Mike DeWine knows he’s in for a challenge.
The Ohio governor, a Republican trying to push gun control proposals through a legislature where the GOP holds supermajorities in both chambers, saw his predecessor, John Kasich, try the same thing without success.
“No one said this is going to be particularly easy,” DeWine said in a phone interview.
As the deaths mount from high-profile mass shootings, like those last month in Texas and Ohio, the public is pressuring elected officials across the country to act. Proposals to tighten easy access to guns in the U.S. are popular, and gun control advocates say it’s a factor that separates the U.S. from other developed countries that see far fewer gun deaths per year. National polls consistently show 60 percent or more of respondents favor stricter laws.
Some state governments are adopting a new tool: so-called red flag laws, which allow law enforcement or a family to petition to confiscate an individual’s guns. These efforts coincide with work in Congress, where the House Judiciary Committee on Tuesday began to consider several gun measures including one to establish a federal red flag law.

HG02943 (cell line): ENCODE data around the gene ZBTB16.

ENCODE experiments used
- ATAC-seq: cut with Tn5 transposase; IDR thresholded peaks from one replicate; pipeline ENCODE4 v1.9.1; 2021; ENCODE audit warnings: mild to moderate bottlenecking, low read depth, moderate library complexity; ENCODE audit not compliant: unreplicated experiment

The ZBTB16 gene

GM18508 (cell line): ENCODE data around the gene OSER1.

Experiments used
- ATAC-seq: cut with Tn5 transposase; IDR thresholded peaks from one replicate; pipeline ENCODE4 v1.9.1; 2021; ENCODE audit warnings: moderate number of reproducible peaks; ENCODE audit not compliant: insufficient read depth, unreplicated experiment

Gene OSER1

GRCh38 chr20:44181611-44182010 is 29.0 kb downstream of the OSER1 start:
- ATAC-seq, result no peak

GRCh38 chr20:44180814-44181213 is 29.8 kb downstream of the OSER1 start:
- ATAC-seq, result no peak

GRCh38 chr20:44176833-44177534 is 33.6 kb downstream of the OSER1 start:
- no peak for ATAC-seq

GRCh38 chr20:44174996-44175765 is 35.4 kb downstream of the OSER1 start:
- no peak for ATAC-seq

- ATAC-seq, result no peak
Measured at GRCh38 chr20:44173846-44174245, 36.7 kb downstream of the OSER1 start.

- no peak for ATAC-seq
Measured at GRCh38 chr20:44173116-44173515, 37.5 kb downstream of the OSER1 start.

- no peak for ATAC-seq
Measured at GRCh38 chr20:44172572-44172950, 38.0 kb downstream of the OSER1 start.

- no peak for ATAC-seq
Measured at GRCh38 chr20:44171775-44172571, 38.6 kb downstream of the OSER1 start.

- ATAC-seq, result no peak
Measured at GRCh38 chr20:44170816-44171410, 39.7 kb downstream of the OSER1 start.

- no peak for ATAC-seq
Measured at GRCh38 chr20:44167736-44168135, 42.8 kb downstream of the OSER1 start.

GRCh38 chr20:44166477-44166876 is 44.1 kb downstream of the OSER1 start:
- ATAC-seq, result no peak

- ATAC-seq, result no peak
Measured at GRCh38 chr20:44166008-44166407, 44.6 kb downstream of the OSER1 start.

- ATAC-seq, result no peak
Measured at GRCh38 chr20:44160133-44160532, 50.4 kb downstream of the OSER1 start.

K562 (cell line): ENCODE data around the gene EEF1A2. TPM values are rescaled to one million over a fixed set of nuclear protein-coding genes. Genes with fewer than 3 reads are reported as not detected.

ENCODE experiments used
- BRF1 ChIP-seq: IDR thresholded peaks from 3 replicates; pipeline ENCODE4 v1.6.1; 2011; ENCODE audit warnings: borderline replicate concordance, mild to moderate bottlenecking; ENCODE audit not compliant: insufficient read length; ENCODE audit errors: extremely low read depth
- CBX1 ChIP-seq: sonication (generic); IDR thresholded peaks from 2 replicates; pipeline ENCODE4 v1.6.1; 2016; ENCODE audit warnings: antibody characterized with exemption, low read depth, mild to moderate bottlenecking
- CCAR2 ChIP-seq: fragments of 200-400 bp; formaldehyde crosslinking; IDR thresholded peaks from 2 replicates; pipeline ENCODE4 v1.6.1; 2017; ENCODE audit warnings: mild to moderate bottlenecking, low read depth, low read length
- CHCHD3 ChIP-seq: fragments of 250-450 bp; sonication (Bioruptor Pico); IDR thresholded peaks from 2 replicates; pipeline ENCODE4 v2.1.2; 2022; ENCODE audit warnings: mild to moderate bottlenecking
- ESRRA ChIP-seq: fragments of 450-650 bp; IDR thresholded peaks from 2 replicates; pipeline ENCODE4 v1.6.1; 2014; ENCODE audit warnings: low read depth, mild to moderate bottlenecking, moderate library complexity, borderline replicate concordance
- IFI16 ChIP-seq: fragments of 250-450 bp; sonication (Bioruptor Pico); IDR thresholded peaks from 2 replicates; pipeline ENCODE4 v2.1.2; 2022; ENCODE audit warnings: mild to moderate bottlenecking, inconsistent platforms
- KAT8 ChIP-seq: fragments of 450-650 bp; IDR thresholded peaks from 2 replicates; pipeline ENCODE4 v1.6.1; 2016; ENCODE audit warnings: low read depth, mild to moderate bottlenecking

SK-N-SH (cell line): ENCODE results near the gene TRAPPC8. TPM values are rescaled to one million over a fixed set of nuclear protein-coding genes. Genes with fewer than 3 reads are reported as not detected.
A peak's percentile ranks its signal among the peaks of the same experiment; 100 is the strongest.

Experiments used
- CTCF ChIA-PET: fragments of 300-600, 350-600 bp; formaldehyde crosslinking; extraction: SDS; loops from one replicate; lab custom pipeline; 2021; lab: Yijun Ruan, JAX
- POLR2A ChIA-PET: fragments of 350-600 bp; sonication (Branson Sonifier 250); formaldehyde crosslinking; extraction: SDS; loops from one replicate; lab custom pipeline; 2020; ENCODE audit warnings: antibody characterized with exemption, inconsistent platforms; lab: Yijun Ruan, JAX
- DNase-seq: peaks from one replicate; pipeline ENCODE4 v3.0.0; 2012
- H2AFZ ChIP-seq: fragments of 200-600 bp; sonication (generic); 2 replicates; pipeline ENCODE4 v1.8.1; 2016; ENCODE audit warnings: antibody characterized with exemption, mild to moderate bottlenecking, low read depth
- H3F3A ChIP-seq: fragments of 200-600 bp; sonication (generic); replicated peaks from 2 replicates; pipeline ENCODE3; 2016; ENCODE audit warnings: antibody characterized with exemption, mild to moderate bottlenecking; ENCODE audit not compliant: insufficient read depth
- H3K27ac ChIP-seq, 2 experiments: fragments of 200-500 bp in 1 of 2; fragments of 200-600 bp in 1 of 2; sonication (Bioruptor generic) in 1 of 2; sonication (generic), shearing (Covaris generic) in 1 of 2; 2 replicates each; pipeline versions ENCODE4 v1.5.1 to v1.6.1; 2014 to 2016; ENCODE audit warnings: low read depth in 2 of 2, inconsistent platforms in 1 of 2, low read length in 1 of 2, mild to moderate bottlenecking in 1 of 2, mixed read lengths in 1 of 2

At the time of the Feb. 14, 2018, mass shooting at a high school in Parkland, Florida, only five states had such laws. Since then, 12 states and the District of Columbia have enacted them.
But in many other places, the interests that have thwarted gun control efforts for years remain strong. And while the issue is not strictly partisan, opponents of new gun limits hold particular sway among Republicans.
- Leaders of 145 companies wrote a letter addressed to the Senate, asking for them to pass background checks and a strong Red Flag law.
- Chief executives who signed include the CEOs of Uber, Levi Strauss and Gap.
- The letter comes after Walmart stepped back from selling certain kinds of ammunition following two shootings at its stores.